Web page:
On bad teaching, bad fish, new friends and brief reflections on mortality

I don’t think there is anything quite as bad as bad teaching. Yes there are bad quacks, bad lawyers, bad bricklayers, bad doctors, bad politicians and bad accountants. But bad teachers are the worst of all. And a bad golf teacher is a very bad thing indeed.

I am now very much from the look and learn school. Go and watch the best golfers and you will see how to swing a golf club. And I think this goes for other technically complicated disciplines like playing the violin for instance. Indeed skiing as well.

The British Association of Skiing teaching course is a fine example of how not to teach ‘teaching’ and skiing. You can pay up to eight grand to have your head full of the most absolutely atrocious mince. And this will take two years of torture, give rise to serious and unsettling existential states of mind and possibly leave you in permanent mental disequilibrium. In fact the course should really carry a Government health warning.

It’s quite staggering how these guys make money out of trying to make you a ski teacher. And it’s mostly nonsense. However, and most unfortunately, it is being espoused in ski schools throughout the world. You can in reality show someone how to parallel ski in a few hours from scratch, forgetting all about the ridiculous plough turn stuff.

Golf is similar I think. Certainly from my experience. I now get my inspiration from watching a you tube video of a very famous golfer hitting iron shots on the practice area. And that is better than a thousand fifty buck lessons from some hacked up PGA qualified pro.

However it will cost you fifty hundred thousand pounds to know which video and which golfer it is. This is gold dust.

Now, what a fine week I’ve had in St Andrews. I picked up a prize in the St Andrews Club Autumn Competition and met a bunch of lovely guys from Oregon. We had the most sublime game and a fine day out on the Old Course. I started out on fire and got two under after ten. This raised eyebrows from my new Oregon friends who intimated that a digit had been misplaced in my ten handicap. But no. I was soon to show them the integrity of that ten.

The guys were the most wonderful company and good golfers to boot. Tom, Dan, Rick or Huw (Rick has fourteen Sybil dimensions, two were out this week) and Greg. They were hanging out in Rockview and playing a whole load of golf. Huge fun and very genteel, decent blokes.

But I am still agassed at the gross gastronomic ineptitude of most St Andrews’ holstelries. The guys asked for a place to have a half-decent quick lunch. I advised the Dunvegan because I’d heard it was better since the new owners took over. But alas a very definite no. The St Monans fish was tasteless, insubstantial and I’m pretty sure it wasn’t fresh. To relate the name of St Monans to that piece of fish was a gallous and a kniving literary fob off. In fact I would call it a complete cod off.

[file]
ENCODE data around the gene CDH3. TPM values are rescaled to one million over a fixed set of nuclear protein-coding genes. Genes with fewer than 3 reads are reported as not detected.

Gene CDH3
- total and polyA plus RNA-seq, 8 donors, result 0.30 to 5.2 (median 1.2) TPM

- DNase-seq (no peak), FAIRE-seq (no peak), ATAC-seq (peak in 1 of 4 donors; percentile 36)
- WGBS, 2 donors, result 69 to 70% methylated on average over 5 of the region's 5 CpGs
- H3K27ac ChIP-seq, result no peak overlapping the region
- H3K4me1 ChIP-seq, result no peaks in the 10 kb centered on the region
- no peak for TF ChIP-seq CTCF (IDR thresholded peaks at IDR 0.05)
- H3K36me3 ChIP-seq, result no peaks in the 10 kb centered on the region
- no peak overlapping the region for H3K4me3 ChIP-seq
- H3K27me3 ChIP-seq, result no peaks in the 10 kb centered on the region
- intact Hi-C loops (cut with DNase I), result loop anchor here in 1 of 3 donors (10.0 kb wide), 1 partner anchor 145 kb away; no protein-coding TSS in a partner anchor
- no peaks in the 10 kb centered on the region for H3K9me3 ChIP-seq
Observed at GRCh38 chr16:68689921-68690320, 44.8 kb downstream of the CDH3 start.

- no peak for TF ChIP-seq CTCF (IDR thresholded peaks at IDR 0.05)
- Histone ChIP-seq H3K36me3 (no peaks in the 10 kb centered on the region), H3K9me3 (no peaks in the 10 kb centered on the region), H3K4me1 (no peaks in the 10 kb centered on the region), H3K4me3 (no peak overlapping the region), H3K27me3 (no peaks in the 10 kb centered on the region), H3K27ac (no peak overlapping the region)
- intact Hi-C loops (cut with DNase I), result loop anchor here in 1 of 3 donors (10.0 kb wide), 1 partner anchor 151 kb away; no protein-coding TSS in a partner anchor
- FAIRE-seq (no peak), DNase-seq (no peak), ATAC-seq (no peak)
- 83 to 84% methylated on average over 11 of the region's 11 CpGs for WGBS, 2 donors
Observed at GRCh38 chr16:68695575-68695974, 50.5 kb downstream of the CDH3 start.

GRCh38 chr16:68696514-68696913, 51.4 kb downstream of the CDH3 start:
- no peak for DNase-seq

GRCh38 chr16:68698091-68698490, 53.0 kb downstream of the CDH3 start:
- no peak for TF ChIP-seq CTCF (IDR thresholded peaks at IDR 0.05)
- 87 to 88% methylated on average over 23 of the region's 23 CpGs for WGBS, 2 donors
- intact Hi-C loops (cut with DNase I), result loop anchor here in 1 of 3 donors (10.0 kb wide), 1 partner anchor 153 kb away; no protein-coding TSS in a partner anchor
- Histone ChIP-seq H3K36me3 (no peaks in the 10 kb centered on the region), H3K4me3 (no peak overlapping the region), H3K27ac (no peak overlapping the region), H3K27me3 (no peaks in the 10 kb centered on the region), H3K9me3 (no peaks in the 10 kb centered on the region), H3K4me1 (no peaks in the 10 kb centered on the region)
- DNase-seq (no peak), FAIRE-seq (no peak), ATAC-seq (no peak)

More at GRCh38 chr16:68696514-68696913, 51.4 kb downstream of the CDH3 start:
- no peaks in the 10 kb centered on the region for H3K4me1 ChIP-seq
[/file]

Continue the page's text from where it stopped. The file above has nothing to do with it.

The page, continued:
Further, the chips were poor and my peas few and wildly dull. What a travesty? Mind you, any place which has haggis balls on its menu begs questions of the cooks culinary efficacity. There is certainly no chef in that kitchen and the management should know and do better. This is not rocket science.

But away from this poor fare I am very excited as I’m hitting the ball really well again. The bloke at my Callaway Trackman fitting said I had the swing speed of the average PGA tour pro. However not quite the consistency. There is work to do yet. Even if time is running out.

So life is actually not too bad slumming it away here in St Andrews. I pick up my couple of bags at the Fairmont, breeze around town on my bike, tend the garden, write a bit, golf a bit, hang out in the Uni library, avoid people who talk about independence and the dreaded Brexit, avoid public houses, watch a few horse races, follow the cricket and contemplate the enigma that is the yorker, listen to the Shipping Forecast, try not to tune into Petroc Trelawny and Tom Service, perform regular ablutions, go to Tescos, dream about pipe smoking and living in Slad, consider and reflect on where it all went wrong, have idle thoughts about the benefits of airiness and flouncy-cuff couture, occasionally meet old friends and consider mortality.

Also, I have gone long in purchasing large bags of minstrels from Sainsburys as they’re presently one pound a pop.

For we must all maintain some vices.

 

 

 

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